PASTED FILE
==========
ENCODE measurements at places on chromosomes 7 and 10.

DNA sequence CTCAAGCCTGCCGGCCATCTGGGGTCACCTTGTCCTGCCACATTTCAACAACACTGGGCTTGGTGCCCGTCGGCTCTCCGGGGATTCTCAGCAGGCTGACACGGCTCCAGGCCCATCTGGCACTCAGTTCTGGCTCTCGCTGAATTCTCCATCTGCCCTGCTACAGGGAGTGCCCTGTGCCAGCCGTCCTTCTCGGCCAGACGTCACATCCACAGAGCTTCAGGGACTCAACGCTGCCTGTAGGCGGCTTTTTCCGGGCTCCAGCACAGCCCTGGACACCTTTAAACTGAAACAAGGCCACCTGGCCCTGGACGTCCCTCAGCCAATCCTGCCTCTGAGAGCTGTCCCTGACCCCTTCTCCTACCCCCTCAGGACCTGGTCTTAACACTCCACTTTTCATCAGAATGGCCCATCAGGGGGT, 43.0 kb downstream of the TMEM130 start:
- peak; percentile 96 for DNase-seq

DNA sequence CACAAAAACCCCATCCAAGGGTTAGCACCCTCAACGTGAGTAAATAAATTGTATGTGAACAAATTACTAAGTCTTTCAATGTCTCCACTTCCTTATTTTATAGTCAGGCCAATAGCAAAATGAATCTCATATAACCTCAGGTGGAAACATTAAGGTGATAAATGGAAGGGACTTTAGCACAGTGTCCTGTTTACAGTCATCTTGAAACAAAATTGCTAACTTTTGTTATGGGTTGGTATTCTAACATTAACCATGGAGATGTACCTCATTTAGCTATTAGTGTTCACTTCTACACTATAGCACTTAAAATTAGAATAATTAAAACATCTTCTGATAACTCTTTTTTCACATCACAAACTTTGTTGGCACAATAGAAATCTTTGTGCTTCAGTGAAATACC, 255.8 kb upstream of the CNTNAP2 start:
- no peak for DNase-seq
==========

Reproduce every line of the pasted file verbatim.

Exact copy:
ENCODE measurements at places on chromosomes 7 and 10.

DNA sequence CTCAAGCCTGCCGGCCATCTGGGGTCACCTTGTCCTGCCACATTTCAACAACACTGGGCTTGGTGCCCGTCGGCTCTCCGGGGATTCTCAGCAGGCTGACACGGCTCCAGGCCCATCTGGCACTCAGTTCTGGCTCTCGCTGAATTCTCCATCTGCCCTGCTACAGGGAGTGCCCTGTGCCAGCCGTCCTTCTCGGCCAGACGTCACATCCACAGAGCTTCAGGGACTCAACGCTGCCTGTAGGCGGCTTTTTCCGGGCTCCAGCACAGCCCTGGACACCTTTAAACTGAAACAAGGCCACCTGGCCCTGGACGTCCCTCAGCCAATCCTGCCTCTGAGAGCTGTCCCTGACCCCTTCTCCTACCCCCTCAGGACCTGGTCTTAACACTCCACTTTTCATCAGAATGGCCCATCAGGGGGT, 43.0 kb downstream of the TMEM130 start:
- peak; percentile 96 for DNase-seq

DNA sequence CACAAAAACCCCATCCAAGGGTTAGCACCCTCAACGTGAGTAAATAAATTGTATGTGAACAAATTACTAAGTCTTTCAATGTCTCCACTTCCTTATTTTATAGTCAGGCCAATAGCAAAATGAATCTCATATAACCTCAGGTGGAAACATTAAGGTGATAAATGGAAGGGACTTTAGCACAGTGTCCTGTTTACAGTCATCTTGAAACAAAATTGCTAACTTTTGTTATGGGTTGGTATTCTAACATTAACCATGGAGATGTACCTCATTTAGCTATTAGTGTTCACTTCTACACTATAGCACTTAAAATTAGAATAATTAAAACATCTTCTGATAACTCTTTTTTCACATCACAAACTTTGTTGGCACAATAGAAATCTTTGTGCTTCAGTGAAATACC, 255.8 kb upstream of the CNTNAP2 start:
- no peak for DNase-seq